The biggest change video wise from the Mark III to Mark IV is that you can now film in full DCI 4K (4096x2160 with a 17:9 ratio) at up to 30 fps w/ a 1.64x or 1.74x crop (depending on how you do the math). This crop is done so that what is recorded is a 1:1 pixel sampling ratio. This helps minimize issues like moire on detailed patterns like shirts with skinny lines on them.
This means if you have a 50mm lens on and want to shoot in 4K, it becomes roughly an 85mm. Your 24mm would become a 40mm. This would make it very hard to get a true wide angle shot at 4K on this camera.
I’ve gotten used to the 1.5x cropped sensor on my C100 Mark II, but that camera also allows the use of EF-S lenses, like the 10–18mm, which the 5D IV does not, even though it could use them because it crops so much in 4K mode. Similar to using them on the C300 Mark II.
It would be great if you could change between cropped and a full sensor/pixel binned image when you’re not filming moire susceptible subjects like a closely lined dress shirt. The Sony a7R II lets you do it.
4K video on the 5D Mark IV is recorded in Motion JPEG at about 500 Mbps. Not H.265 into an mp4 file. This is the same 4K video file compression system as in the 3.5 year old 1DC (which had a 1.3x crop) which didn’t sell particularly well and the price of which has dropped from $12,000 to $5,000. Even less if bought used. Why not include the beautiful 305 Mbps XF codec found in the XC10 or C300 II.
On the 5D Mark IV, 17 minutes of 4K video will fill a fast 64GB CF card. One hour of 4K Video is going to be over 225 GB. That’s crazy. One hour of 4K on a Sony a7 or Panasonic GH is about 40 GB. This camera is just less efficient. Larger filesize doesn’t necessarily always equal better video quality. This is still a 8-bit color depth, even if it is at 4:2:2 sampling.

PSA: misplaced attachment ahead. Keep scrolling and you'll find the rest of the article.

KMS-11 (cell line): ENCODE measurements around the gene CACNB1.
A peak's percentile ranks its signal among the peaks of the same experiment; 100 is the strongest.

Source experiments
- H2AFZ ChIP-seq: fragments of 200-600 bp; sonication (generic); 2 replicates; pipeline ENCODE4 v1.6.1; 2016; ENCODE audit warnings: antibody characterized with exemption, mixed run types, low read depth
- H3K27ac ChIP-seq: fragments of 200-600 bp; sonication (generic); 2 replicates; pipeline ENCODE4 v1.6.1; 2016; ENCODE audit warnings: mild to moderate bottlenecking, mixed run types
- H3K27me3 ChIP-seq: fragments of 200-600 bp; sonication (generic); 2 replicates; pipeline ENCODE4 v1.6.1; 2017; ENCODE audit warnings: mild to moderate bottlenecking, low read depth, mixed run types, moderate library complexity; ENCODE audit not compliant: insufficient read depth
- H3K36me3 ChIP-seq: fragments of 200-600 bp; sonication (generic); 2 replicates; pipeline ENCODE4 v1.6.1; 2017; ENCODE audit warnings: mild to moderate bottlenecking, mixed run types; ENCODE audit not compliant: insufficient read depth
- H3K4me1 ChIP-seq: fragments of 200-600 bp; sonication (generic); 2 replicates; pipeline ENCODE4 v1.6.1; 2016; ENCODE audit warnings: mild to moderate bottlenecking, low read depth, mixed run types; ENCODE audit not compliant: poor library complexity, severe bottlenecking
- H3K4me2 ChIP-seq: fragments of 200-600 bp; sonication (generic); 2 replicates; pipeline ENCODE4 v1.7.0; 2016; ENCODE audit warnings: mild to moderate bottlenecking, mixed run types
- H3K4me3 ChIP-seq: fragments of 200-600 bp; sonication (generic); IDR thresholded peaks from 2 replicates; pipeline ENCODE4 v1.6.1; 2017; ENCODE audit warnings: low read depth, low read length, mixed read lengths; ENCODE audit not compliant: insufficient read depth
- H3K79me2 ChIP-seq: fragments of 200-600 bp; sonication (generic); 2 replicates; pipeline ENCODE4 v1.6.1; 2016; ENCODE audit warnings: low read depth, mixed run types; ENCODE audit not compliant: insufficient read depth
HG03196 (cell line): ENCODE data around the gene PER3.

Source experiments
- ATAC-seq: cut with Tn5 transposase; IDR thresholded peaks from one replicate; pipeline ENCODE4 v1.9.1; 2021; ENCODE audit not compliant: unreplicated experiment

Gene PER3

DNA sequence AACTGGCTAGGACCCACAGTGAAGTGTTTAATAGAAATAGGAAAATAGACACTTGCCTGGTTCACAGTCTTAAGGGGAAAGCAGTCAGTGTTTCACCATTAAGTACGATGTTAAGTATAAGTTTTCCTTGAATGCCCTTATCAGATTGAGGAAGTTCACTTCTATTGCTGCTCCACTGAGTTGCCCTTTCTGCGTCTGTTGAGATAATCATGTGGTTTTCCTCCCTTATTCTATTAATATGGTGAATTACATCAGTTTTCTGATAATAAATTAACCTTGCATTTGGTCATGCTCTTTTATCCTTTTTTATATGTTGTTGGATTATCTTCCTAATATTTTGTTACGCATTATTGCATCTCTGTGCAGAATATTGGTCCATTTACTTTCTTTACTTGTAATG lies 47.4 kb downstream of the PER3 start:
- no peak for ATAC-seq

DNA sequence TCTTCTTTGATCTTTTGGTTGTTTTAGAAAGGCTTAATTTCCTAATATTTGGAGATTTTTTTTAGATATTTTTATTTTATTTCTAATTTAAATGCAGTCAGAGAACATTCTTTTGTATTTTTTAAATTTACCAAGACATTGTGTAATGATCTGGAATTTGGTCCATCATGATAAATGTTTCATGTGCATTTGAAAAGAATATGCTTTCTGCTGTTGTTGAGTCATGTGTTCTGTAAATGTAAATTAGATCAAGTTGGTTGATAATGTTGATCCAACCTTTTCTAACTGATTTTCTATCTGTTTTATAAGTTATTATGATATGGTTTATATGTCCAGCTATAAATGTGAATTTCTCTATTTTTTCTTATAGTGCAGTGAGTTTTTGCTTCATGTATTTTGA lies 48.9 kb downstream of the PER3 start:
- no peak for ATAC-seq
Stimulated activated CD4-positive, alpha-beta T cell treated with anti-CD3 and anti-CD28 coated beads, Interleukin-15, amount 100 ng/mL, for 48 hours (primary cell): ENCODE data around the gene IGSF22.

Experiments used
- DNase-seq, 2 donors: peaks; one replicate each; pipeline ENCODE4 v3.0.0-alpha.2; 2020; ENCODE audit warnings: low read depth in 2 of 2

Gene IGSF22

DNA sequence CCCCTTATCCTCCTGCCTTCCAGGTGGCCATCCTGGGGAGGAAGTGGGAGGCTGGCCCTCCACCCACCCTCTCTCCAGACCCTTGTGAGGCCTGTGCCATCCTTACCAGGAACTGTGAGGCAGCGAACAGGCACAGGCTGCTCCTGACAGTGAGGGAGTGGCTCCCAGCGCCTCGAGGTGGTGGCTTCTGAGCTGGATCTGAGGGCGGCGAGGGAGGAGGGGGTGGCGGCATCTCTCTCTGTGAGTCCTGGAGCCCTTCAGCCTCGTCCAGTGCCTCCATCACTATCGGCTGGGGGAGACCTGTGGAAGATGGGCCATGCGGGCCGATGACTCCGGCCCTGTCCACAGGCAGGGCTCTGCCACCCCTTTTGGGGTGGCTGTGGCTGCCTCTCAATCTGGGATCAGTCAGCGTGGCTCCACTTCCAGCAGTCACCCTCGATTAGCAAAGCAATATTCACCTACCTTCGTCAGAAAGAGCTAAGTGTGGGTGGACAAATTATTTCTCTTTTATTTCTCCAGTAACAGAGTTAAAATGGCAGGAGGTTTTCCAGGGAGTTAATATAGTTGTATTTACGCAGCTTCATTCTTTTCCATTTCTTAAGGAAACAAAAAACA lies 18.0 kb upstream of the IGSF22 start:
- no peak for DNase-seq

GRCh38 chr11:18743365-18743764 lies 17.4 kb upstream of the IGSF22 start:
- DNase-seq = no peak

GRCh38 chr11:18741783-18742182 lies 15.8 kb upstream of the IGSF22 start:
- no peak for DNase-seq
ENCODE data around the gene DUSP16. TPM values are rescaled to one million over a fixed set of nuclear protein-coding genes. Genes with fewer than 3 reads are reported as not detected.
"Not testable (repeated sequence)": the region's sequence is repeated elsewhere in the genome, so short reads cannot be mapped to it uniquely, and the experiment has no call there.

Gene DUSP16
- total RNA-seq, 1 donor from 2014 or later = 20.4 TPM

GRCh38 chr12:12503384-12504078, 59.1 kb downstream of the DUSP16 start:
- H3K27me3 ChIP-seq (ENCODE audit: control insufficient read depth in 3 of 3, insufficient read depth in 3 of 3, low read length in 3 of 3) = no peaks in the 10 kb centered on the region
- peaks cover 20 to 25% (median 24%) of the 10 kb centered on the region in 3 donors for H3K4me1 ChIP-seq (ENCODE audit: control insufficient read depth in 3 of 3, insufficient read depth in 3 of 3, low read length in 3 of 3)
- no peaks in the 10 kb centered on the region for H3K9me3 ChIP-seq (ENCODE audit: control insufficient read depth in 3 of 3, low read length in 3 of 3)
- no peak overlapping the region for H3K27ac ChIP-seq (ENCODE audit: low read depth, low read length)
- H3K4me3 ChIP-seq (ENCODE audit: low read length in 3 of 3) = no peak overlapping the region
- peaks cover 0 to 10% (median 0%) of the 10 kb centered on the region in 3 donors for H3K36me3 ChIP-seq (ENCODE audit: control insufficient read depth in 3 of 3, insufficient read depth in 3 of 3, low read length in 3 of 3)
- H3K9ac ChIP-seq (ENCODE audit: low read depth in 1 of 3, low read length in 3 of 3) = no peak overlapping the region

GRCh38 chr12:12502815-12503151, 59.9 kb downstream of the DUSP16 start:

In comparison, 1080p footage from the 5D Mark III is either 91 Mbps in All-I or 31 Mbps in IPB. My C100 Mark II films from a 4K sensor down to 1080p at 24 Mbps in 24p or 28 Mbps at 60p. 500 Mbps is a ridiculously high bit-rate for anyone that is going to record for longer periods of time than a few seconds here and there.
If you’re planning to film long-form content, like multi-camera interviews, events like weddings, etc. get ready to buy a ton of high capacity memory cards and hard drives. A standard one-hour 4-camera shoot for me in 4K would be 1TB of data. That means more time to wait during file transfers, potentially transcoding to ProRes if you’re computer can’t handle the Motion JPEG format well, and filling hard drives upon hard drives. That just isn’t something I’m going to do. I’d want a more efficient 4K file format if I was going to make the complete jump to 4K video production.